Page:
When it comes to buying a home, it’s sometimes best to leave your spouse off of the loan so you are able to obtain a home. Depending on your state, a non-purchasing spouse could have a huge influence on your ability to qualify for a home mortgage, regardless of if their name is on the home or not.
Why Have a Non-Purchasing Spouse?
A couple may choose to have a non-purchasing spouse if one has a lower credit history, income, or employment history than the other and seek to help their partner qualify for a loan. Another reason couples may use this method is if they are in the midst of getting a divorce. That way, property rights aren’t disputed and the non-purchasing spouse isn’t responsible for the debt.
Non-Purchasing Spouses May Still Have to Sign a Loan
In certain states, if you have a spouse who is not going to be on the home loan, they may still be required to sign loan paperwork. This signature is simply an agreement that as the non-purchasing spouse, they have no claim on the home’s title and are not responsible for the mortgage.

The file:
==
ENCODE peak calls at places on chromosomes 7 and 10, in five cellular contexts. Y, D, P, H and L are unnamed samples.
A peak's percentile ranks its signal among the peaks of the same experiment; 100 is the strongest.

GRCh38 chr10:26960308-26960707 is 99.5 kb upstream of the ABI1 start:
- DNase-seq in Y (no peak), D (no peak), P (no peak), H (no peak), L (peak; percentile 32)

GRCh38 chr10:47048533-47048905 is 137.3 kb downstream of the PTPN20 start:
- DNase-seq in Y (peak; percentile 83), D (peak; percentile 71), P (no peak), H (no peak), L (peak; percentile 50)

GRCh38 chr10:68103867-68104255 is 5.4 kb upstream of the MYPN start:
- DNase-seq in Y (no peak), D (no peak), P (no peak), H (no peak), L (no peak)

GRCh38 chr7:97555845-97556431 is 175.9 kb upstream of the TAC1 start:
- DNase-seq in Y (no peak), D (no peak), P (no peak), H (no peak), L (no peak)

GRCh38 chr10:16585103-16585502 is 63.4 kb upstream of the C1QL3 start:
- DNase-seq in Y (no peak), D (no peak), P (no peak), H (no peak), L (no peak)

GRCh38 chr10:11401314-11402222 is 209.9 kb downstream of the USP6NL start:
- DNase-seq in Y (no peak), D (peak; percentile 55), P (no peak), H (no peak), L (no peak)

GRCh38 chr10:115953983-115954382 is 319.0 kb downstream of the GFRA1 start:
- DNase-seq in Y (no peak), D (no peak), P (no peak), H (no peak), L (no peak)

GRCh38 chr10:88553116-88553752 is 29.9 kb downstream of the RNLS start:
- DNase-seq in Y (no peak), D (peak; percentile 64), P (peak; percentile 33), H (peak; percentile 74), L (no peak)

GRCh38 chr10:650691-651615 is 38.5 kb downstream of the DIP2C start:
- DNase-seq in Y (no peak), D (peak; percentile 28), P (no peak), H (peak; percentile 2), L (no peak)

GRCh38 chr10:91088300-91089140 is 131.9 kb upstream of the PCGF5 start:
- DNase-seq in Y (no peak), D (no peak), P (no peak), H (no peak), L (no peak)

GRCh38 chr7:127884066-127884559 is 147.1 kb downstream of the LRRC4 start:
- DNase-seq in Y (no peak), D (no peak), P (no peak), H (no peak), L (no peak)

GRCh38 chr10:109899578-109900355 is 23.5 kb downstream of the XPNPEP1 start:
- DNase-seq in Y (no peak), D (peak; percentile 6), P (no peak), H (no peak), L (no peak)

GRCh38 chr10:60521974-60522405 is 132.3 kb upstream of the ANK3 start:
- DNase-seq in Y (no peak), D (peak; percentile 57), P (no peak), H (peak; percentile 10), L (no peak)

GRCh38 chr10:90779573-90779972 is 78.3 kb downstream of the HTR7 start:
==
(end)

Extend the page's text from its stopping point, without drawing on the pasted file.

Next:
Depending on the type of loan, your spouse’s credit will be reviewed by your lender but it will not be taken into account. This means that although they will look at your spouse’s credit history, it should not affect your chance to obtain financing for a home. If you decide to apply for a loan together, both of your credit scores will be taken into account.
Take Community Property Laws into Account
In some states, there are regulations called community property laws. Community property laws state that the non-purchasing spouse’s debts must be included in the borrower’s debt-to-income calculations. Even if you think your spouse can be a non-purchaser, you should double check with your mortgage loan officer.
The addition of the non-purchasing spouse’s debts into the debt-to-income ratio may stop the borrower for from acquiring the home loan. Community property laws also mean that all assets acquired during the marriage are considered “community property.”